The date was Nov. 14, 1991. I heard this story for the first time in the summer of 2013. I have worked in the Royal Oak, Mich., Post Office since October of 2000 and have known this coworker for just as long. I really can't remember what started this conversation, but as he told the story he pointed around the workroom floor and walked me through the hallways and rooms where he begged for his life. He was spared, but five people lost their lives that day and many more were wounded, both physically and spiritually. I was amazed that he wanted to recount that day, to share it with me. I wanted to cry, but tears were not appropriate. His catharsis, the cleansing of his emotions, was more important than my tears. And I could tell by the wild look in his eyes as he told this tale that even he could not believe he was alive to share it.  

Royal Oak was not the first, nor the last, post office in the United States to experience this type of workplace violence. Between 1986 and 1997, more than 40 people were gunned down in at least 20 incidents of workplace rage related to postal workers. A certain term emerged from this wave of violence: "going postal." Its origins are argued about by linguistic historians. For years I thought it came directly after the Royal Oak shootings, but some research shows its earliest citation was in the St. Petersburg Times (of Florida) on Dec. 17, 1993. Again on Dec. 31, 1993 the Los Angeles Times ran this: "Unlike the more deadly mass shootings around the nation, which have lent a new term to the language, referring to shooting up the office as "going postal ..." Simply put, "going postal," in American slang, means becoming extremely and uncontrollably angry, often to the point of violence, and usually in a workplace environment.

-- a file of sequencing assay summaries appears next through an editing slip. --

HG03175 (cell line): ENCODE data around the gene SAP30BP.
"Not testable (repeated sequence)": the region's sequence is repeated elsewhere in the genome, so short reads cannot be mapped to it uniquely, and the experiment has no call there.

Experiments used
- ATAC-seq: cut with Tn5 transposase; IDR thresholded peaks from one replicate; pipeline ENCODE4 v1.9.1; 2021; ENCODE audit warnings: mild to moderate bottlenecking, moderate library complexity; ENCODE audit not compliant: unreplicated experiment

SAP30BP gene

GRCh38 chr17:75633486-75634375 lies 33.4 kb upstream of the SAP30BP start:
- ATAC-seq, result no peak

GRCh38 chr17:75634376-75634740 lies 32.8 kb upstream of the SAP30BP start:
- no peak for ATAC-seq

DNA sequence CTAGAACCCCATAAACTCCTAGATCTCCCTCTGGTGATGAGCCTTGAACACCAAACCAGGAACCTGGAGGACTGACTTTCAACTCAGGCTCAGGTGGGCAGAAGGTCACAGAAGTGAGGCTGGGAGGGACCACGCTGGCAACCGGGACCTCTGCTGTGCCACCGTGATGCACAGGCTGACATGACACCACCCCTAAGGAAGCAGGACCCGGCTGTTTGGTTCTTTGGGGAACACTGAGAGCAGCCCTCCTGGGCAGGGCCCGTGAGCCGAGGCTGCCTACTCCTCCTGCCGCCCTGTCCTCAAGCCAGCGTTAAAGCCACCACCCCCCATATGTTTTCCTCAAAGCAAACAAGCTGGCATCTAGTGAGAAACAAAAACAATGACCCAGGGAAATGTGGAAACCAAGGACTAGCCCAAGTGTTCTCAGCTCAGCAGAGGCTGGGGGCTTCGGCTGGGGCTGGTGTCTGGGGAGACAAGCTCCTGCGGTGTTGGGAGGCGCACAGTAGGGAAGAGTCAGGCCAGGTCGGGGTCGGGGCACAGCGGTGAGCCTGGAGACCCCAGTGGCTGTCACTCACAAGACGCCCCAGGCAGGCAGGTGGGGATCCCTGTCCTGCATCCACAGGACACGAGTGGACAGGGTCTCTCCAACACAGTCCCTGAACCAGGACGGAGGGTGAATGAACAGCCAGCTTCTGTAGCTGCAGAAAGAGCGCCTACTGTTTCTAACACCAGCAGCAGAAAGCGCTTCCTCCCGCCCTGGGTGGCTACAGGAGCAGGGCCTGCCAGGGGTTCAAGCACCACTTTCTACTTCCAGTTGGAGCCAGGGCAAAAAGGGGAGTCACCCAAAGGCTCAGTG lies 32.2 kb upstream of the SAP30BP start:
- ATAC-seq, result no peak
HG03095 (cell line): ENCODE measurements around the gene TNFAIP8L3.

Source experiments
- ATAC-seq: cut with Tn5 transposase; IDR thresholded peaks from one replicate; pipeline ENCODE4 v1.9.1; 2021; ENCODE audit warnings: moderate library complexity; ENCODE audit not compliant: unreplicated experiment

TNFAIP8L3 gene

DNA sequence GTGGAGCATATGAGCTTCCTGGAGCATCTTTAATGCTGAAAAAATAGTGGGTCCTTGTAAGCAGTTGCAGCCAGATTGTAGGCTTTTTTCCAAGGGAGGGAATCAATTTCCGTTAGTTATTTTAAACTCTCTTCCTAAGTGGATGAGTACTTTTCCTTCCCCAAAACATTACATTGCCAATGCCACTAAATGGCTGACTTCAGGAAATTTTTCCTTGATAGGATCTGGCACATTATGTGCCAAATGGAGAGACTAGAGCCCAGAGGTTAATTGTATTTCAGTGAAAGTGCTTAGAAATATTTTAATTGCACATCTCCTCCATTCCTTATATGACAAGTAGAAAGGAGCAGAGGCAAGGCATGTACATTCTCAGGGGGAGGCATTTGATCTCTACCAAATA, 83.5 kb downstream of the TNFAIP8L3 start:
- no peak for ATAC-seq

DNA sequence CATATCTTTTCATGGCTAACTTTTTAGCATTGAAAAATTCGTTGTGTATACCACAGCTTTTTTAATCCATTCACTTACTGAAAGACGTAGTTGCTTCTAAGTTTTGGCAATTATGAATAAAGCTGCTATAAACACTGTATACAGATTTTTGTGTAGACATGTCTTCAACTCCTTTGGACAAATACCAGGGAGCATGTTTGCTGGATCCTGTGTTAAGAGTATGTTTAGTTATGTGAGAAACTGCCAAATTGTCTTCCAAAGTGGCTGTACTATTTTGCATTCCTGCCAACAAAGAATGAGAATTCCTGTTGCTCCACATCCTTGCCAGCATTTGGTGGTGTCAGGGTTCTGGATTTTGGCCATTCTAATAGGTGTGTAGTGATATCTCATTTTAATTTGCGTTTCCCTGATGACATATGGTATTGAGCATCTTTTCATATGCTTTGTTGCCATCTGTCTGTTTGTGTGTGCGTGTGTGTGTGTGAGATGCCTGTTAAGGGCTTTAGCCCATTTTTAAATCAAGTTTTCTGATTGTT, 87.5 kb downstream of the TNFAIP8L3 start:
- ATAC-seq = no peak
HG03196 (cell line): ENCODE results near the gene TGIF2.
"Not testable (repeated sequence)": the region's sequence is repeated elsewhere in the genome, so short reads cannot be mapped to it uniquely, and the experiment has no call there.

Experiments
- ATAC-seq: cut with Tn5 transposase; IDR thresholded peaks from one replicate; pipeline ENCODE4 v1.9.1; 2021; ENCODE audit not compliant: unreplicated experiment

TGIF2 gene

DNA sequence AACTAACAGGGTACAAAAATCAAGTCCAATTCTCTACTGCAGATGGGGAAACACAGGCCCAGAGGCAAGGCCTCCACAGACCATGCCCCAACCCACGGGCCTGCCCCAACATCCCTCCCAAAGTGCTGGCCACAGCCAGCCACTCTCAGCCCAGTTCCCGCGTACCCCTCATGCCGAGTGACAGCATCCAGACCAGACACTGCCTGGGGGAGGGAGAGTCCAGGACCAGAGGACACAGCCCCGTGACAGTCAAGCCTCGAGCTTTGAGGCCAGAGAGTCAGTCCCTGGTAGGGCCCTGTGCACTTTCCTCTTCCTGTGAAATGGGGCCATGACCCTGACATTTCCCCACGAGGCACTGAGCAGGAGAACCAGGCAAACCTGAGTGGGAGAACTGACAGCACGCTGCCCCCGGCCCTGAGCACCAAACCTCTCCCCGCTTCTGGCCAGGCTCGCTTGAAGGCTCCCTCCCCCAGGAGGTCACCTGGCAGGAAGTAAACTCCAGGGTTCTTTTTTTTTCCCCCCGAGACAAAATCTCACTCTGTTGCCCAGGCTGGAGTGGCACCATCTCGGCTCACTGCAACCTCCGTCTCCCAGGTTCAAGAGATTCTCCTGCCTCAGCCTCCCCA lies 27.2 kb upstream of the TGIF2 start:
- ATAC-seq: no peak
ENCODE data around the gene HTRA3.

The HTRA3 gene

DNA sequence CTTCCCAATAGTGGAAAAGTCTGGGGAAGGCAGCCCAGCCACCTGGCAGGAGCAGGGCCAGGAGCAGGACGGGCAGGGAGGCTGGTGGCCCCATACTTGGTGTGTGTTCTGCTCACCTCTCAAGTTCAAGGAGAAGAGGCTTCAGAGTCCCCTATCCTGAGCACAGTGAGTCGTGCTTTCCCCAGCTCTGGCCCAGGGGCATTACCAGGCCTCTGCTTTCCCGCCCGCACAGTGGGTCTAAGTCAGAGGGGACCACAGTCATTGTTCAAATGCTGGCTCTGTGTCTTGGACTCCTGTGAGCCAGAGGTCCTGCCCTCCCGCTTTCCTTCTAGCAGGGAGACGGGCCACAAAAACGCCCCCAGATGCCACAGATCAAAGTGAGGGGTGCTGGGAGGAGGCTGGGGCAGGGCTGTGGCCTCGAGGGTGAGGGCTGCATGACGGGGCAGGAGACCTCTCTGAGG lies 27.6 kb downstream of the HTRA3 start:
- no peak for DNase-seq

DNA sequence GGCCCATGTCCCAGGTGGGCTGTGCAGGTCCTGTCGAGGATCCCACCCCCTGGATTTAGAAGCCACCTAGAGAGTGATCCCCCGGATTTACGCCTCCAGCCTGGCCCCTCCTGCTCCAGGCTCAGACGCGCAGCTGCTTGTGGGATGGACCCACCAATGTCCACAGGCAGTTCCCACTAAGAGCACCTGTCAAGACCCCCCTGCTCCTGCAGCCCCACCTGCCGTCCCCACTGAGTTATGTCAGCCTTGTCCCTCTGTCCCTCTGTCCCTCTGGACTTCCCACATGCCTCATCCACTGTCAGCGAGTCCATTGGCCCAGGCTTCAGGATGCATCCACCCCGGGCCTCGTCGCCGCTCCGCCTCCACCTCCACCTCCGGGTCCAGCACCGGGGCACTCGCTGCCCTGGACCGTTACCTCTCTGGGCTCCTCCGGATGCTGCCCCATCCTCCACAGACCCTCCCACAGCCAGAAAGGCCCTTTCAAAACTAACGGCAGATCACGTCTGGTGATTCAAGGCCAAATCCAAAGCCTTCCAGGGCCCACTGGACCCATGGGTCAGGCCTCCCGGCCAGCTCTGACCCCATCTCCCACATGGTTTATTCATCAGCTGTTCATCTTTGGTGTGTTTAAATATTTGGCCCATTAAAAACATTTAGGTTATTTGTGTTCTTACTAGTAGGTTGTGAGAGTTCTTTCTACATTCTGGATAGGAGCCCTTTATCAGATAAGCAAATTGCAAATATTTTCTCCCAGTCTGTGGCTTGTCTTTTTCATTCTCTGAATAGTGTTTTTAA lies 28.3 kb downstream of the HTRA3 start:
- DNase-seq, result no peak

Now what if you change the term to "goin' postal"?  You know, shorten the "going" to "goin'" and slap on a smiling cartoon character delivering a package with a big American flag in the background. Then you decide to use "Goin' Postal" as a name for your new store that sells delivery products to the American public. You open up one store in Florida, and then decide to franchise this nifty idea all across the country. You even have the cojones to partner up with the Postal Service as an allied business. You become so successful that now there are 300 Goin' Postal stores across the country. But yet, here is the feather in your cap; you open a Goin' Postal store in Royal Oak, Mich., the hometown of the 1991 post office shootings. Sound like a twisted fairytale? I wish it was.